My interest in portraying Gemma is to explore that territory, and to do so in a way that is true to the period, inferring from thorough research. I imagine many women were simply frustrated and many others were never able to find their way beyond the everyday struggle for survival to even contemplate exploring their own talent. Perhaps some challenged social structures head-on, but I think it is more likely (and a more interesting area to explore in a novel) that women, like Gemma, sought to explore their own abilities within the limitations of their situation, nudging the limits where possible.

I’ve also sought to make Gemma a whole character, with strengths and limitations —more than simply a cipher for the lack of recognition of women. As I began writing, Gemma’s voice arose quite quickly as someone with energy and intelligence, shot through with anger. Her frustration at having her skills unrecognised has an effect on her behavior toward those around her, and she learns a bitter lesson about the need to separate her own needs from those of her children, her daughter especially. Her struggles feel very human to me. As the novel continues, it is apparent that the impact of patriarchy is not only felt by women, but will impact her husband and the family business.

The novel has a rather complicated structure, as it moves back and forth between two time periods in the 1320s. What was the writing process like? Was there a lot of planning? 

I don’t plan my novels, so there is a lot of editing and adjusting after the first draft! Nonetheless, I was clear from the outset that I wanted to show the ways that the book could create a kind of ‘conversation’ between the illuminators and the book’s patron, even though they would most likely never meet. The pictures are the meeting point for both creator and reader, and show up their similarities and their  differences.

Mathilda, the book’s patron, and Gemma, one of the illuminators, are from quite distinct classes and I was interested in the ways in which their experiences were different, and yet, as women in a patriarchal world, also very alike. In terms of the creation of the decorated book, I wanted to explore the idea that, no matter how authoritative a text (both word and image) might be, especially a religious one, the writer and artist cannot control the way a reader will understand their work. Thus, even though the illuminators are instructed to paint according to strict conventions, Mathilda, understands and interprets each picture both according to what she has been taught, but more importantly, thorough her own needs and concerns at the time. In a similar way, as the illuminators paint, each image has the potential to stir memories and concerns, and these will be reflected in the details of the pictures they create.

So I did have a general structure in mind where Mathilda’s experience of reading the book, page by page, would be woven through the main narrative of the book’s creation, and the two timelines would dovetail toward the end. It was, of course, easier in theory than in practice, and I needed to rethink and reorganise many chapters.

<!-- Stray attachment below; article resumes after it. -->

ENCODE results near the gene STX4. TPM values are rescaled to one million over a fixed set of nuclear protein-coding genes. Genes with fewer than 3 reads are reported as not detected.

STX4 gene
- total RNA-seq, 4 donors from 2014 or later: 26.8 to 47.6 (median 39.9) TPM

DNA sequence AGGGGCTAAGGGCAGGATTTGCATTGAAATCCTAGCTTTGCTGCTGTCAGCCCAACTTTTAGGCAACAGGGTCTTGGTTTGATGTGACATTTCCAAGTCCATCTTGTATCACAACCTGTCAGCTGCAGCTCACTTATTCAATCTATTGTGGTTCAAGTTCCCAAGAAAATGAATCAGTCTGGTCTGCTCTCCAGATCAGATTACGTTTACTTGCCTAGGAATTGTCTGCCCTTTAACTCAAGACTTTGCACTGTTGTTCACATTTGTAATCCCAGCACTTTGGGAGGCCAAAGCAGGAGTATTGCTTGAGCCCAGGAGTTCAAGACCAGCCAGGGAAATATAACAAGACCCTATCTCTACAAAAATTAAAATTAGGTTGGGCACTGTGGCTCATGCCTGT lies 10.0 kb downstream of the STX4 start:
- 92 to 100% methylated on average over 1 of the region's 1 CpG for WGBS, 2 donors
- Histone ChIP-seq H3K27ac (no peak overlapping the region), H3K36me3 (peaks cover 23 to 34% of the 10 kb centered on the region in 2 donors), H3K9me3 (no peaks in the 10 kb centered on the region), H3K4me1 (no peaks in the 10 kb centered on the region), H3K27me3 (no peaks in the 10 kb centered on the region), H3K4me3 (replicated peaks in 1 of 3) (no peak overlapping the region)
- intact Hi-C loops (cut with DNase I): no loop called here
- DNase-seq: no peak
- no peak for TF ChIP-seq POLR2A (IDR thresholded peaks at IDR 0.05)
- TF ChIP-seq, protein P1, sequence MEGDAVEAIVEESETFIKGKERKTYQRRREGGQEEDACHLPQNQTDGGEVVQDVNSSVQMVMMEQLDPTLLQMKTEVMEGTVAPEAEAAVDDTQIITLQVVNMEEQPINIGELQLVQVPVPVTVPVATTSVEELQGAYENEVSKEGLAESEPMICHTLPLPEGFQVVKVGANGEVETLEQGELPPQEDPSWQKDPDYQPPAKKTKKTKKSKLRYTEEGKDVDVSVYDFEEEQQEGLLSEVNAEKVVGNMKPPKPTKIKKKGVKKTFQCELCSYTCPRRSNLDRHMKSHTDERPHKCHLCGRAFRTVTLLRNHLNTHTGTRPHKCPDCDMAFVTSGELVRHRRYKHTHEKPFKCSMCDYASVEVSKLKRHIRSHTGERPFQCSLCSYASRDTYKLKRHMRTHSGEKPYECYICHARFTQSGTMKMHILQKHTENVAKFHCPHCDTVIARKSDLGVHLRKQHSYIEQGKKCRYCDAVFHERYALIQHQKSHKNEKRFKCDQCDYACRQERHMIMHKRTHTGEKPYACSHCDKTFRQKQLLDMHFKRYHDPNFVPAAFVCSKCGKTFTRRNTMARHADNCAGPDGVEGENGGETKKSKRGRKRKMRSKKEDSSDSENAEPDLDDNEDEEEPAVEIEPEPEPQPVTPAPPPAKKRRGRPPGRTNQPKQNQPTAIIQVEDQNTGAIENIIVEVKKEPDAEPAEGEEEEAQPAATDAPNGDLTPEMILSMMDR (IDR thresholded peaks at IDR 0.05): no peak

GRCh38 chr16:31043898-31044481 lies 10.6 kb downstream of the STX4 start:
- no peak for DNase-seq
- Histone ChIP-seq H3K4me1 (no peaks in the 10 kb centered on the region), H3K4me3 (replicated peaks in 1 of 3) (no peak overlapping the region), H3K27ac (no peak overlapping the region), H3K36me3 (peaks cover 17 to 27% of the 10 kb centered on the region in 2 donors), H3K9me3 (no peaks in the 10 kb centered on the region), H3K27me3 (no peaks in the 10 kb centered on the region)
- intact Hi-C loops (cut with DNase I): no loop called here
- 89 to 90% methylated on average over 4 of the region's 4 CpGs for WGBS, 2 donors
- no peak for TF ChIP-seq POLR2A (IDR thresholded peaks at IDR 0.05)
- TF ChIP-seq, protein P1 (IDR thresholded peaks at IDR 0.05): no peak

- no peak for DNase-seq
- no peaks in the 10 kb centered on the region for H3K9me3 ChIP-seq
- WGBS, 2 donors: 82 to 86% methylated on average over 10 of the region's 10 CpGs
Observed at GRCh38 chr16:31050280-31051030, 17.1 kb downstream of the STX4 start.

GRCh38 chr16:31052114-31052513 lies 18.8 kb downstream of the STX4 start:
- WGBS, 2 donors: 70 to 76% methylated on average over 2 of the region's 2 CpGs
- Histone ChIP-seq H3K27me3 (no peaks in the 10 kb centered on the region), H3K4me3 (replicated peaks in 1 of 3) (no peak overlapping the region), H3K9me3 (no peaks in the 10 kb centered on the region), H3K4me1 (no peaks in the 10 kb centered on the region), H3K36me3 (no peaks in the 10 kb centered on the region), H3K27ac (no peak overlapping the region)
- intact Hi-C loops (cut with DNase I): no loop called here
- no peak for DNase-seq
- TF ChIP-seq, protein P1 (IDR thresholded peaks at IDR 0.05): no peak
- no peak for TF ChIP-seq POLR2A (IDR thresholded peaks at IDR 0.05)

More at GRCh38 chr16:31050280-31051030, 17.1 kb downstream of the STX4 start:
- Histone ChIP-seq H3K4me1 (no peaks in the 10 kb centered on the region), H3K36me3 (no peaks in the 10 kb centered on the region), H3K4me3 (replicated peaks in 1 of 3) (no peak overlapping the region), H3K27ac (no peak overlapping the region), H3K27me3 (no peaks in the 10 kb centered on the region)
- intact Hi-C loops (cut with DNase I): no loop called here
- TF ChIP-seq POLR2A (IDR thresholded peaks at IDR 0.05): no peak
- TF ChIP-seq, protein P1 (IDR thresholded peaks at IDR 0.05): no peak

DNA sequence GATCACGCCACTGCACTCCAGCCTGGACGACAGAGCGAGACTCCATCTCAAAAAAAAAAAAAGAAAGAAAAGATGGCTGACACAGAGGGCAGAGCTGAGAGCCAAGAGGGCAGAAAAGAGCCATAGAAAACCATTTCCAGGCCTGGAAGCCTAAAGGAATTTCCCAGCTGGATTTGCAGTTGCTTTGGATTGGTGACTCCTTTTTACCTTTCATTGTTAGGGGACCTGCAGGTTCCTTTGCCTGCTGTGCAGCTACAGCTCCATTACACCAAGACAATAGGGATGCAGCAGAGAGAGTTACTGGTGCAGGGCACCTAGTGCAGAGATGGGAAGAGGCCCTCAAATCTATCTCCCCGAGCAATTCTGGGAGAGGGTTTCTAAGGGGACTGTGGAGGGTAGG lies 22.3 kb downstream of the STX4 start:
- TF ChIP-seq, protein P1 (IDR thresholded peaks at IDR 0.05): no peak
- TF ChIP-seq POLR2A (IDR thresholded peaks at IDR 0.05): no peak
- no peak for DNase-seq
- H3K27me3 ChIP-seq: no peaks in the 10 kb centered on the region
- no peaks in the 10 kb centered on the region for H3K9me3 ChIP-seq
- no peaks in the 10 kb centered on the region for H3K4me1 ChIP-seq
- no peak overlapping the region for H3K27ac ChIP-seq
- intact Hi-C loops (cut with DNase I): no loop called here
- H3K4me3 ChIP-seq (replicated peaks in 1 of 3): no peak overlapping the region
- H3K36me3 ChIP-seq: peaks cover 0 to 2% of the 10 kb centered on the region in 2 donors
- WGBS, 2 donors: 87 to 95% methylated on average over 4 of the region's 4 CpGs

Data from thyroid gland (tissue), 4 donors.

I used the pictures in the book as ‘touchstones’, the points where the two timelines would meet. I especially enjoyed writing these parts of the novel — the scenes where an illuminator would paint a picture, and I could explore their feelings and memories, but in the next chapter or so, describe Mathilda viewing the very same picture with different, or perhaps similar thoughts and feelings.

The hardest aspect was that the timelines move at a different pace, but both needed to maintain forward movement. This theme is a reminder that once a work of art is made and sent into the world, the creator has no control over the ways it will be received — salutary for a novelist, but very true, I think.

And I can’t finish without a word of praise for Scrivener, a word-processing program for writers. It was a huge help, enabling me to see the big picture of the whole novel, and its various chapters and their dates, in outline, and then to shift around scenes or even paragraphs.

What books are you enjoying reading at the moment?

I have just finished Jenny Ackland’s Little Gods and enjoyed it immensely. Jenny has such a talent for dialogue and for noticing the fine, incidental details that make up so much of our lives. So often I felt myself in a lounge room, or in a garden, standing among the characters.

I’ve just begun George Saunders’ Lincoln in the Bardo and, even though I’ve read that it’s difficult, I feel completely absorbed in its world. What extraordinary imagination. It encourages me to take more risks in my writing!

And even though I normally don’t read more than one novel at a time, I’m also reading The Last Days of Jeanne d’Arc by Ali Alizedah because I’ve been asked to review it. I do like its shifting narratives and various voices, though I find the details of battles and military negotiations less interesting than Jeanne herself.

Book of Colours, by Robyn Cadwallader. Published by HarperCollins. $32.99